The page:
Nevius: Time for the Giants to think beyond Bruce Bochy

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Honestly, it is hard to imagine a world where Bruce Bochy is the manager of the Giants next year.

Back-to-back disappointing seasons is not how this franchise sees itself. Their mindset is “perennial contender.”

And since the results aren’t cutting it, we know the brain trust will not be patient. This week Grant Cohn advanced the idea in a column on that this year should be Bochy’s last, and although the die-hards howled, I agree.

The only thing I’d say is it would be nice to get buy-in from Bochy so he could announce his departure as the season winds down and accept the grateful appreciation of Giants fans.

It is not the big move the Giants probably had in mind for 2019. They’ve been assiduously staying under the salary limit to limit their luxury-tax bill. The idea is to have cash available to chase a marquee free agent. And let’s all say “Bryce Harper” in unison.

But I’d say a change at manager is the bigger move.

There is no simpler and quicker way to change the culture and mood of a baseball team than to put a new guy in the manager’s office. He makes dozens of calls every day — from writing out the lineup to managing the bullpen — and each directly affects individual players.

And the Giants definitely need a change in mood and culture.

Not that Bochy hasn’t had big moments. He won three World Series in a place that — when previous World Series chances ended in bitter, unlikely defeats — seemed cursed never to win one. He’s been Manager of the Year twice. It has become automatic to say he will be in the Hall of Fame.

And for all I know, Bochy gives rousing clubhouse speeches that have the players ready to run through sheets of concrete for him.

It just hasn’t looked like it for the last two seasons.

So it says here he is unlikely to be back. And, if the Giants need a new manager, they have two directions to go.

First, they can promote from within and then use their time and treasure to pursue some glittering star. We hear complicated trade proposals that would send some of our favorite Giants away in exchange for the next Barry Bonds.

Just sayin’, those deals are tough to pull off and success is iffy.

Or, they can make the new manager the big deal.

I’ve come around on this management/coach/guru position. I used to think it was overrated.

But guys like Steve Kerr at the Warriors or Kyle Shanahan at the 49ers — heck, even the Raiders’ Jon Gruden — aren’t just drawing X’s and O’s. They are creating a team culture, a way of doing things.

I’m sure the Giants are thoroughly sick and tired of comparisons to the Oakland A’s, but what’s one more? The Giants clubhouse is a somber, formal place where players pad around quietly and rarely make eye contact. Meanwhile, the A’s rock their basement clubhouse.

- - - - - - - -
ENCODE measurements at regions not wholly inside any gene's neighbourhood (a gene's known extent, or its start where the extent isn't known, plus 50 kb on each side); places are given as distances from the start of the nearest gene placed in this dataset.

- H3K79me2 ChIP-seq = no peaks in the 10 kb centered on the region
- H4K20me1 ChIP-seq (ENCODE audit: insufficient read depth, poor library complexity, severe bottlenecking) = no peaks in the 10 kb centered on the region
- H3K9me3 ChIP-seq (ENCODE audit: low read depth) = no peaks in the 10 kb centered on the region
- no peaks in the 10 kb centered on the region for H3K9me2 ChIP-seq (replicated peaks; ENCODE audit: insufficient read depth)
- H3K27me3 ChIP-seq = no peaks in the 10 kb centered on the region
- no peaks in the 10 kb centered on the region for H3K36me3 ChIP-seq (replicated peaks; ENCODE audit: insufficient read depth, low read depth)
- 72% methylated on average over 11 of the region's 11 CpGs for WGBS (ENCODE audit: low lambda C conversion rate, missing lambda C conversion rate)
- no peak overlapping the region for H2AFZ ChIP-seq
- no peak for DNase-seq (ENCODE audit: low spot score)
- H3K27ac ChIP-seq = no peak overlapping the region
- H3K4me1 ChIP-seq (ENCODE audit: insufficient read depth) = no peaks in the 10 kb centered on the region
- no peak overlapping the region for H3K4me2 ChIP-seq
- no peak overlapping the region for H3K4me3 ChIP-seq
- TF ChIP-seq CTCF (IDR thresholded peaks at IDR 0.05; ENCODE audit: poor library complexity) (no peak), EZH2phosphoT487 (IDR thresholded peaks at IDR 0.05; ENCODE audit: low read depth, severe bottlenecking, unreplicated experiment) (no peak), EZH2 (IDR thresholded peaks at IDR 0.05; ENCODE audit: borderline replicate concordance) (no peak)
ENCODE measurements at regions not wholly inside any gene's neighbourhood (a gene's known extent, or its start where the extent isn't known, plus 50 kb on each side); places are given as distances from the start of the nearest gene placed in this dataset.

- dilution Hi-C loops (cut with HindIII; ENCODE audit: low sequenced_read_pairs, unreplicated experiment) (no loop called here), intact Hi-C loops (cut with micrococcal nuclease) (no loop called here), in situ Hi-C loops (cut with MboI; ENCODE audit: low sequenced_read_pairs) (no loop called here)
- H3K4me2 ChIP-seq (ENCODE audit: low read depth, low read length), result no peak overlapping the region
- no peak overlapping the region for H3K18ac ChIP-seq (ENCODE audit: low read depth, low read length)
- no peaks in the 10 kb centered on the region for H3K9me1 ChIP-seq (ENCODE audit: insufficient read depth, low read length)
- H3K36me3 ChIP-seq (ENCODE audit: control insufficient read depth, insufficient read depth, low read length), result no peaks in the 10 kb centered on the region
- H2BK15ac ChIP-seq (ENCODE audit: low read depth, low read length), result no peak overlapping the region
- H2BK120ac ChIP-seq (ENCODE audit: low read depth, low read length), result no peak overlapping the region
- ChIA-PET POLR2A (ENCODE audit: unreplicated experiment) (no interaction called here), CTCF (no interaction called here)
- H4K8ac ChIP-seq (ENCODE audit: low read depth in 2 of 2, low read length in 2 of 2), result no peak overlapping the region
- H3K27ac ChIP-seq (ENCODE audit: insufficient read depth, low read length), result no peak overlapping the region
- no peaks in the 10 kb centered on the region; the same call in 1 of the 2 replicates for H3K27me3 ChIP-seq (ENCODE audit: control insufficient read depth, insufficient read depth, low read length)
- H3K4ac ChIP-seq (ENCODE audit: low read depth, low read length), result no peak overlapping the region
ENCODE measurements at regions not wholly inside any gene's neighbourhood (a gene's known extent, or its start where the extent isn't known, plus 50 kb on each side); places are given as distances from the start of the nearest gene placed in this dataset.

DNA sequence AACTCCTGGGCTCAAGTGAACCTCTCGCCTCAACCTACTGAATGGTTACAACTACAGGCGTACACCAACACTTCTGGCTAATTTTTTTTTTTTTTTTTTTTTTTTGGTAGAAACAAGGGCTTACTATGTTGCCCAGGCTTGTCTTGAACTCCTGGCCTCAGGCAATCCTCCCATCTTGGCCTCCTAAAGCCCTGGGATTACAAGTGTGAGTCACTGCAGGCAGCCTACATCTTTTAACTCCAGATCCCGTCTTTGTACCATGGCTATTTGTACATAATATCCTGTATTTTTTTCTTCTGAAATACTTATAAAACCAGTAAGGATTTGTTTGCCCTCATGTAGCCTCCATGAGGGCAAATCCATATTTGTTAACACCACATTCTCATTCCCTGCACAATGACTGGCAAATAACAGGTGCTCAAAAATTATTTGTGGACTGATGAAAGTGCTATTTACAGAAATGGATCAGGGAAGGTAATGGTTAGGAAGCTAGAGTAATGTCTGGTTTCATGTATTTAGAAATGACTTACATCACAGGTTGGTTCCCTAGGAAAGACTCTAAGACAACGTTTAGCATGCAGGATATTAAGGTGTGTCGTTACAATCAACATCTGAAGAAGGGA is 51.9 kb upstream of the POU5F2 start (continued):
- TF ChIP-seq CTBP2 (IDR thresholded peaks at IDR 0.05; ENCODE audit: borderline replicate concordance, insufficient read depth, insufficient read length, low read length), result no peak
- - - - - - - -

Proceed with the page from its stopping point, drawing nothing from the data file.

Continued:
Another writer mentioned the “energy,” and that’s a good call. The players are fired up and happy to chat. (Of course, winning and becoming baseball’s darlings helps.) That’s missing in S.F.

I’ve probably already outed myself as a fan of A’s manager Bob Melvin, so I may as well go full advocate for the Giants’ job. He’s local — high school in Atherton and a year at Cal. He’s experienced — this year he won his 1,000th career game. If he wins Manager of the Year this season (and he’s got to be a front-runner) it will be his third, having already won one in the National League and one in the American.

Coincidently, like Bochy, Melvin has one year left on his contract after this.

And OK, maybe the Giants won’t sign Melvin. Maybe they insist on promoting from within the organization. Maybe they still hold a grudge for the A’s. Maybe there’s a secret plan.

And granted, the team is going to have to address the roster. But another round of rearrange- the-deck-chairs-and- sign-a-30-year-old-free-agent is not going to fly with the paying customers.

Now, wouldn’t a managerial search set off a whirlwind of speculation, rumors and wild guesses?

You bet. Which, I’d submit, is great.

The Giants will be the center of attention. There would be discussion of what kind of guy they’d bring in. Names would be floated and recommendations made.

And then, once he was hired, he’d sit down and sketch out his vision for the future. Which, I guarantee you, we media types will buy into — hook, line and sinker — because that’s how it works with new managers. And it works until there is evidence to the contrary.

Players would have to suss out how the new guy plans to use them. Media folks would have to get used to a new interview style. Fans would appraise his strategic moves to see if they like his approach.

Which, I’d submit again, is great.

The Giants have the unmistakable look of a team that needs a shakeup. They need more home runs, of course, but they also need an infusion of pep, confidence and energy.

That comes from putting a new guy in charge who encourages and fosters pep, confidence and energy.

Or maybe they are going to swing for the fences with a blockbuster trade for the next Barry Bonds.

Good luck with that.

Contact C.W. Nevius at Twitter: @cwnevius

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